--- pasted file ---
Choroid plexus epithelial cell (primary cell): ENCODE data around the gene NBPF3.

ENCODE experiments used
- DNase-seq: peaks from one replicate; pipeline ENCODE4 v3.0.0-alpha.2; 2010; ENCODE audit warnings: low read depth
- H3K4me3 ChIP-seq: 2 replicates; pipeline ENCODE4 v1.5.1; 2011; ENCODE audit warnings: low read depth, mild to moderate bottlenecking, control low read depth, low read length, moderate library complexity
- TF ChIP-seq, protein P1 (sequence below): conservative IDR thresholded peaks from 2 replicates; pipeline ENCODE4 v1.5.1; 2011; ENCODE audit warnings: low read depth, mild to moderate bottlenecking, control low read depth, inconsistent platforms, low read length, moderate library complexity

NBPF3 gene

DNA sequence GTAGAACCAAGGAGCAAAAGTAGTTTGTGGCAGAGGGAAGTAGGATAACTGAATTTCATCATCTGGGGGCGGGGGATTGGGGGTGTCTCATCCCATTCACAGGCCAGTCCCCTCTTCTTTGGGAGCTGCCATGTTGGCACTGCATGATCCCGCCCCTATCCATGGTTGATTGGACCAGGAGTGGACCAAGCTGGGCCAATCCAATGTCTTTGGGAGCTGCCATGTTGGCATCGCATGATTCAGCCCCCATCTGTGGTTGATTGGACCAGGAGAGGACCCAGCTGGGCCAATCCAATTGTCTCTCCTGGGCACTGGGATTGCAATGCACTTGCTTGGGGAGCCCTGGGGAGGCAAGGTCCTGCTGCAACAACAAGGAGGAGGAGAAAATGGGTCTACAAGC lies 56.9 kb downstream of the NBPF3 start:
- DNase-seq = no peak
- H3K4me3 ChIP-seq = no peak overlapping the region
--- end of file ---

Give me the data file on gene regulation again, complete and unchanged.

Choroid plexus epithelial cell (primary cell): ENCODE data around the gene NBPF3.

ENCODE experiments used
- DNase-seq: peaks from one replicate; pipeline ENCODE4 v3.0.0-alpha.2; 2010; ENCODE audit warnings: low read depth
- H3K4me3 ChIP-seq: 2 replicates; pipeline ENCODE4 v1.5.1; 2011; ENCODE audit warnings: low read depth, mild to moderate bottlenecking, control low read depth, low read length, moderate library complexity
- TF ChIP-seq, protein P1 (sequence below): conservative IDR thresholded peaks from 2 replicates; pipeline ENCODE4 v1.5.1; 2011; ENCODE audit warnings: low read depth, mild to moderate bottlenecking, control low read depth, inconsistent platforms, low read length, moderate library complexity

NBPF3 gene

DNA sequence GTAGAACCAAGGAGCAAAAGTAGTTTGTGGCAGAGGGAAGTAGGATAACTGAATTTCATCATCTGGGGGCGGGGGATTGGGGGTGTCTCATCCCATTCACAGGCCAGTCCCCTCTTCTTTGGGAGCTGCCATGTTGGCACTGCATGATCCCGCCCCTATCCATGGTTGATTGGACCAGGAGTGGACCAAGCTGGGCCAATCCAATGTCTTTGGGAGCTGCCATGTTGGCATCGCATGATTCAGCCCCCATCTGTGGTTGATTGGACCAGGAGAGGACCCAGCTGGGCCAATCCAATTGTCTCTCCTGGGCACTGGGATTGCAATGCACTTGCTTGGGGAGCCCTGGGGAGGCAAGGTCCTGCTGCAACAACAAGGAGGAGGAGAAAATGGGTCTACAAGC lies 56.9 kb downstream of the NBPF3 start:
- DNase-seq = no peak
- H3K4me3 ChIP-seq = no peak overlapping the region